For many military veterans, the cross is not necessarily a Christian symbol, but seen more as a remembrance symbol for those who have lost their lives in the service to their country. (See also Fallen Soldier Cross, Cenotaph and War Memorial Cross.)
The military adornment may be around the cross, sited above, in the centre, or beneath - as with the Skull and Crossbones Cross
The Poppy Cross, for example, is the remembrance symbol of the Royal British Legion, founded after the First World War. The symbol was introduced by Miss Moina Michael, a teacher at the University of Georgia.
The poppy is the colour of blood and the flower's opiate properties lead to deep sleep (death). The short-lived nature of the beautiful flower petals symbolises early death of young men.
The red corn poppy (papaver rhoeas) is a common weed found all over Europe. During the WWI battle at Flanders Fields, the ground was covered in the red of these poppies, and also the red of the blood from many killed and wounded soldiers. The poppy therefore became the symbol of those killed in action, and used in Britain, Canada, New Zealand, the USA and many Commonwealth countries. In 2006, a record 37 million poppies were sold in Britain, raising money for war widows, widowers, orphans and veterans.
The Old Glory Cross is used as a remembrance symbol for fallen U.S. servicemen and women, and also a commercialised general-purpose 'patriotic' cross.
The Marine Corps Cross is typical of many crosses featuring a military badge. In this case the design, derived from the British Royal Marines, includes a crested eagle, a globe, and a foul anchor.
The Catholic War Veterans is an example of potentially confusing nomenclature for those outside the group. The emblem is not representing veterans of a Catholic war, but rather U.S. Catholics who have fought in one of the USA's wars. The wreath on the Celtic Cross is for remembrance of those who died, and the Olive Branch on the cross stem symbolises peace.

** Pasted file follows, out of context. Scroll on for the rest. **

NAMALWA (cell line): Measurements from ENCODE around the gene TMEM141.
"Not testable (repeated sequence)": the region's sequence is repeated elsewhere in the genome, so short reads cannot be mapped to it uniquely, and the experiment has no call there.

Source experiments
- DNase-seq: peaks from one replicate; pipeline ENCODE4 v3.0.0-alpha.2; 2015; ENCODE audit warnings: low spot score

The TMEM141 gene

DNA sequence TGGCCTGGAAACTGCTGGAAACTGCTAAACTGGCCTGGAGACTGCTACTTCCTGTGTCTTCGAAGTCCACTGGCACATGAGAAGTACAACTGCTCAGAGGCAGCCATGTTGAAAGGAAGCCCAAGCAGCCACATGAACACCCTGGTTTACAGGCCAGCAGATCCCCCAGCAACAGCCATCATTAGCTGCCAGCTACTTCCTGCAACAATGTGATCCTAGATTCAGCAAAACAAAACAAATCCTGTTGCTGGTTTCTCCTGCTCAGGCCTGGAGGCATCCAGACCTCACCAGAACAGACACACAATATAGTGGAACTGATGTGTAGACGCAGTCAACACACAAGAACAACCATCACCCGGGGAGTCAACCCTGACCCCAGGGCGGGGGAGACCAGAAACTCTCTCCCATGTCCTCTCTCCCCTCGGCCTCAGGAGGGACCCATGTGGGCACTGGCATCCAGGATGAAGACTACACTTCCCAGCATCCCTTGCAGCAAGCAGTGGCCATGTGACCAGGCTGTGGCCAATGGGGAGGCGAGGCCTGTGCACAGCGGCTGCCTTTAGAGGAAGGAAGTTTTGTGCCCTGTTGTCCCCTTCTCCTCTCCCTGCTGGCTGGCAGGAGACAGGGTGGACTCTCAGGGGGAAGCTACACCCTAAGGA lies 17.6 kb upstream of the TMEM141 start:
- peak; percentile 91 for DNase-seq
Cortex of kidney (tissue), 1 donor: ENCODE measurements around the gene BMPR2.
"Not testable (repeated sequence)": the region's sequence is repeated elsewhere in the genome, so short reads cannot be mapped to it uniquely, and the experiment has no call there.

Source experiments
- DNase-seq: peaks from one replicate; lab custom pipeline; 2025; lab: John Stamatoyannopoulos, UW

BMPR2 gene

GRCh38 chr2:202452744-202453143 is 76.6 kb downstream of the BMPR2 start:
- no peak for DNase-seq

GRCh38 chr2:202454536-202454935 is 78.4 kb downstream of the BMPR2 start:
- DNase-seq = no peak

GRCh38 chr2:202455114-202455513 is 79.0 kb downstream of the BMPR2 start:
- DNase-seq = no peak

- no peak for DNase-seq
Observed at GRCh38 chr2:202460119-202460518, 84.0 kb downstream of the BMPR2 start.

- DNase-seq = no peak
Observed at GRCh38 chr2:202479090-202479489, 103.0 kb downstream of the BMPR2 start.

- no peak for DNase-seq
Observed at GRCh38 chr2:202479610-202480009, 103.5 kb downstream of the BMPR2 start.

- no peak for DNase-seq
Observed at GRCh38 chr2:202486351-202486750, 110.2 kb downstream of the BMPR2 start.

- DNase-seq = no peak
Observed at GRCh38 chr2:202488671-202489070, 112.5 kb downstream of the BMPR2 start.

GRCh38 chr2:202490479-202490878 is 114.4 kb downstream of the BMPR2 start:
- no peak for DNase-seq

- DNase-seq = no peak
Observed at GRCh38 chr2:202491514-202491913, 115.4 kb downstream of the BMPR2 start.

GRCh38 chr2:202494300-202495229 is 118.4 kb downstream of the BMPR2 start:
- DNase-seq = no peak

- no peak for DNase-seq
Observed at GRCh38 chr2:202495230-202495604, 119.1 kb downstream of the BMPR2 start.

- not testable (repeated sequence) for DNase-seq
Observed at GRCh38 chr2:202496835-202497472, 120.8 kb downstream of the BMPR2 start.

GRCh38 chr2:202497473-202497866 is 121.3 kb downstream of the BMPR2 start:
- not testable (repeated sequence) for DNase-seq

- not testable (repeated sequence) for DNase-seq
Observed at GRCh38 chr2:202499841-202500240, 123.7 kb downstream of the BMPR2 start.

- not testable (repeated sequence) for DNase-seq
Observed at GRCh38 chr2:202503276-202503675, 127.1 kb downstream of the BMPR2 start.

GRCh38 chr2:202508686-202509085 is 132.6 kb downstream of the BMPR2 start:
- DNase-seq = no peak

And we'll finnish (sic) with the War Veteran Association of Finland.
Sandwiched between its former master of Sweden (12th to 19th centuries) and its later master of Russia (after 1809), Finland's current independence (since 1917) has been considered a treasure worth protecting and defending. Their troops fought hard against the Russians in the Winter War (1939-1940), followed by the Continuation War (1941-44) and the Lapland War (1944-1945).
Since then, the Finnish military has participated in numerous UN peace keeping operations. These have been significant contributions but nowhere near the sacrifices made in the Second World War. It is the 1940s which remain the most poignant memories for Finns, especially now, since very few WWII veterans survive.
The logo of today's Finnish Defence Forces features a lion, symbolising bravery, and a castle tower, symbolising defence. The battlements of the castle tower are reproduced in the logo of an association of veterans, which exists to help former servicemen in the twilight of their lives. This association is called Suomen Sotaveteraaniliitto. Above left, we see their logo added to a cross, resembling a Triumphant Cross but in essence more like a Skull and Crossbones, to honour those veterans who have died since the war.